Ivan VI Frankopan(Redirected from Ivan Frankopan)
Controversy over legacyEdit
When wealthy Prince Ivaniš Nelipić, the last male member of the illustrious House of Nelipić, died in 1434, the problem of inheritance became acute. According to his will, his only daughter, Princess Catherine or Margarita Nelipić, was to inherit all of his extensive possessions from the Velebit ranges to Cetina river.
Her patrimony was argued and eventually shared by Frankopan. In spite of the legality of this bequest, and his consent to the marriage upon request of the late Ivaniš Nelipić, King Sigismund denounced the testament and demanded that Frankopan turn over to him the legacy of his wife's inheritance. When Frankopan refused to obey, King Sigismund proclaimed him a rebel and deprived him of all honors and possessions. Then, he ordered the Banus of Slavonia Matko Talovats to subdue him by force. Thus, in 1436, civil war broke out in Croatia. However, it was short lived.
Frankopan sought the assistance of the pope. With the support of his good friend and former employer, Eric of Pomerania who became King of Sweden, he triumphed over King Sigismund. Suddenly, Frankopan died, and this halted hostilities and provided a decisive victory for King Sigismund. It was rumored that the King and sent an agent to poison Frankopan. King Sigismund further gloated over his victory by causing further damages to the Frankopan family when he gave away the legacy of Princess Catherine to Talovats and his brothers, Peter, Frank, and John.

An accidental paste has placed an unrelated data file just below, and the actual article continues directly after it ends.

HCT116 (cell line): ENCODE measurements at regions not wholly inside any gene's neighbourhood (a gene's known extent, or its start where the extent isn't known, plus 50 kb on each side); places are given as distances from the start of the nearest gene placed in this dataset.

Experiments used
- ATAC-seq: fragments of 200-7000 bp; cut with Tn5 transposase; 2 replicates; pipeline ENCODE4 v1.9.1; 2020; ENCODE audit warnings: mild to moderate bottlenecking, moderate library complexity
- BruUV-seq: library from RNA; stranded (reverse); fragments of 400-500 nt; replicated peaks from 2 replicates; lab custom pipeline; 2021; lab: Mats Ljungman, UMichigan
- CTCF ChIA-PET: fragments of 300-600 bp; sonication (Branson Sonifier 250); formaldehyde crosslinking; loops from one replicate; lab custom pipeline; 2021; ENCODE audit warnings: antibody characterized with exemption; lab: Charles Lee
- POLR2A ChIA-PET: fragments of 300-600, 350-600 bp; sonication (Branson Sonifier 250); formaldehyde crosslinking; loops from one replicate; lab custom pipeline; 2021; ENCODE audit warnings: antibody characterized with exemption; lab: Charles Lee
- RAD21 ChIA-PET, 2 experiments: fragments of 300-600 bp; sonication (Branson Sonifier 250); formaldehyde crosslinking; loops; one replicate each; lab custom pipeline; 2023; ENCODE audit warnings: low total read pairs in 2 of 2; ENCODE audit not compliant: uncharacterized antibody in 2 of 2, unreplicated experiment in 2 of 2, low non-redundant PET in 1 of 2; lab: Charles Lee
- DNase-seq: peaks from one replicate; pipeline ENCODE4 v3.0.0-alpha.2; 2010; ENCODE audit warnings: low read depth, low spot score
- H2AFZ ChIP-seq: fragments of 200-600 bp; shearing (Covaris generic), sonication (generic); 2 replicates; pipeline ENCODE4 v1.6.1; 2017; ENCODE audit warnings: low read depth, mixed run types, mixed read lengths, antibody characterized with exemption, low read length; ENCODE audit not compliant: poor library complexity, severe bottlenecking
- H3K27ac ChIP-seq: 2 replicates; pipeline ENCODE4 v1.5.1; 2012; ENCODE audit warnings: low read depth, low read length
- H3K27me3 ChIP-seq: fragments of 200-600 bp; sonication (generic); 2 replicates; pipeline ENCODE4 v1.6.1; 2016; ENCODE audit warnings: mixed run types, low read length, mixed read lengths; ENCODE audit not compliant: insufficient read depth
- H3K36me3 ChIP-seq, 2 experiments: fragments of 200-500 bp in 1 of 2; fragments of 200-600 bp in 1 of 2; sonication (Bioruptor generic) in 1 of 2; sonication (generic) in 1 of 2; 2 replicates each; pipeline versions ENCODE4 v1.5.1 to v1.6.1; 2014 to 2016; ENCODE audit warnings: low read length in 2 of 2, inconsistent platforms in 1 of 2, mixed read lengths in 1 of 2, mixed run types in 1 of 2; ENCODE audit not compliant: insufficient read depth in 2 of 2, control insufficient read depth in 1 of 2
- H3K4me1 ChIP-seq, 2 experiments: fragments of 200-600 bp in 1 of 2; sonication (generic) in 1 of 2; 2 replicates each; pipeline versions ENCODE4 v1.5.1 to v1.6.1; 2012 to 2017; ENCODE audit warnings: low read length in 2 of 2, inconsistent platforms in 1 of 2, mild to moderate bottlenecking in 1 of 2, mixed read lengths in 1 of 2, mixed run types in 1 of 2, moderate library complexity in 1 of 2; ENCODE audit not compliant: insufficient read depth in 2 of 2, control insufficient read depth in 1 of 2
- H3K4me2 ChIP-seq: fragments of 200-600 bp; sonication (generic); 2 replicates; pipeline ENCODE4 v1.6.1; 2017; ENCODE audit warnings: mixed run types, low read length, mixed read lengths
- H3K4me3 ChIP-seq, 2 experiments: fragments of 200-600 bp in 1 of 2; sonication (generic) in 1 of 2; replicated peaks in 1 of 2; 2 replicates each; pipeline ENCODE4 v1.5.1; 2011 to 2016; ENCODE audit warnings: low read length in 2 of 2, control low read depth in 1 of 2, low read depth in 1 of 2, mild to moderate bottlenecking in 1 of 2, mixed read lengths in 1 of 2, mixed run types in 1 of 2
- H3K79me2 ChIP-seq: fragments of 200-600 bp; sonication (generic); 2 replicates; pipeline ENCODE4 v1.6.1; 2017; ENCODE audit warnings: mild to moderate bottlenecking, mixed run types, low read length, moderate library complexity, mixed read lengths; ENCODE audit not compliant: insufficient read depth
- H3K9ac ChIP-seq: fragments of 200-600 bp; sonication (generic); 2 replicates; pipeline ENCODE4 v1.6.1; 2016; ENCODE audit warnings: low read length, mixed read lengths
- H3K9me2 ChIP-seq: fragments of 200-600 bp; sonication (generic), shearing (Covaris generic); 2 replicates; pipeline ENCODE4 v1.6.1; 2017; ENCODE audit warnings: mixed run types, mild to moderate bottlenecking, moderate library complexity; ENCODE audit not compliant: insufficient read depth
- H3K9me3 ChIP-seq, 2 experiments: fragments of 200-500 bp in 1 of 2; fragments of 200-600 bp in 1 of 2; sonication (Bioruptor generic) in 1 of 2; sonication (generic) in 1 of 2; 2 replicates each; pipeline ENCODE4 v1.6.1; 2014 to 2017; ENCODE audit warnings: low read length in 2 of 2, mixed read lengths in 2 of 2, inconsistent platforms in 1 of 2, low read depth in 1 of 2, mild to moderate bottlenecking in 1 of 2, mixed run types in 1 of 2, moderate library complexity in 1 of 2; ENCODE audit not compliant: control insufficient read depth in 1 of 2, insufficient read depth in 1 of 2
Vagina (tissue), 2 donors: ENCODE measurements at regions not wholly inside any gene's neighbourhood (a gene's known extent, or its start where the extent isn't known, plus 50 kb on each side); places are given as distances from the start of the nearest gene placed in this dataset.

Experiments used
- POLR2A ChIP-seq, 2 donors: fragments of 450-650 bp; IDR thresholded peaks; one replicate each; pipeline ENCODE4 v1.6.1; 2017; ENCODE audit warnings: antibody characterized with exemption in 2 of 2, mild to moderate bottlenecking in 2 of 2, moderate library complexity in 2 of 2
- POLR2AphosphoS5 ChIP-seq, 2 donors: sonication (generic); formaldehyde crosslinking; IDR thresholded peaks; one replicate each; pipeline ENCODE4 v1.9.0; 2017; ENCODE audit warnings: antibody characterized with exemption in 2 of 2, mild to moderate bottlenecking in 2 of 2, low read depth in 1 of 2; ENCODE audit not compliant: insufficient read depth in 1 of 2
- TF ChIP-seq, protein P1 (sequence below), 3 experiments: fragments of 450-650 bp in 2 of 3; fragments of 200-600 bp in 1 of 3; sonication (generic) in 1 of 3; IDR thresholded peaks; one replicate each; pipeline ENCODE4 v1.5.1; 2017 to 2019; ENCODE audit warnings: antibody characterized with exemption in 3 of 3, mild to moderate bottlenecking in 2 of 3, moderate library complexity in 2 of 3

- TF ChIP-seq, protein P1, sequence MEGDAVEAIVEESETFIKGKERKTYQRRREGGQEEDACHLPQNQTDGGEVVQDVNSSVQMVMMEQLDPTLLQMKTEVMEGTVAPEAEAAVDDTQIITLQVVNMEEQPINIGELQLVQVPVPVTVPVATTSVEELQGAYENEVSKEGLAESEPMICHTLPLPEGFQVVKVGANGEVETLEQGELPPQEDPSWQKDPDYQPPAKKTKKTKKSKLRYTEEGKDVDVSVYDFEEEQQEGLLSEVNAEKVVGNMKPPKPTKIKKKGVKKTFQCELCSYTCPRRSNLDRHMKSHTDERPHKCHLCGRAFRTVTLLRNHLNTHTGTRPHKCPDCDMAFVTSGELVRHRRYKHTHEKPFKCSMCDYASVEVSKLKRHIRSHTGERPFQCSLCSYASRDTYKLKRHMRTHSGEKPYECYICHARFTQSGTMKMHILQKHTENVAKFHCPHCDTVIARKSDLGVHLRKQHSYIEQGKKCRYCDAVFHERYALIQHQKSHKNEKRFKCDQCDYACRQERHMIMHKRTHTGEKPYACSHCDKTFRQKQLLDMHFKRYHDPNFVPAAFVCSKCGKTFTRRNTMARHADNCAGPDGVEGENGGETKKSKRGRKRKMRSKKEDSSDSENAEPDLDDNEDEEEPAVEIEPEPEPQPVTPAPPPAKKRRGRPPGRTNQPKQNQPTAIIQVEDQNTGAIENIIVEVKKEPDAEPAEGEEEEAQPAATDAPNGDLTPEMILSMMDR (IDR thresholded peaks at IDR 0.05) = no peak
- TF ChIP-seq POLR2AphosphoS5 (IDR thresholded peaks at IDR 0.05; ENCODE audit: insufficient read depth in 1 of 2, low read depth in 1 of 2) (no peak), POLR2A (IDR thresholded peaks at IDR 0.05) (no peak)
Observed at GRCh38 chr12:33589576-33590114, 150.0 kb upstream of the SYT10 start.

When the Frankopan family came to the aid of the Nelipić's family, who was trying to protect the property from the acts of the vengeful sneaky King Sigismund, he spread propaganda that Frankopan had poisoned his father-in-law, Nelipić, and Radić, a close relative to the Frankopan family. He claimed that this was how the family had acquired the vast wealth. He spread the ugly rumor that he had not only poisoned, but robbed them of their wealth.
- Ibler, Mladen. "Count Ivan Anž Frankopan, the Royal Steward of the Estate in Sweden 1426 - 1434" (PDF). Retrieved 26 August 2015.
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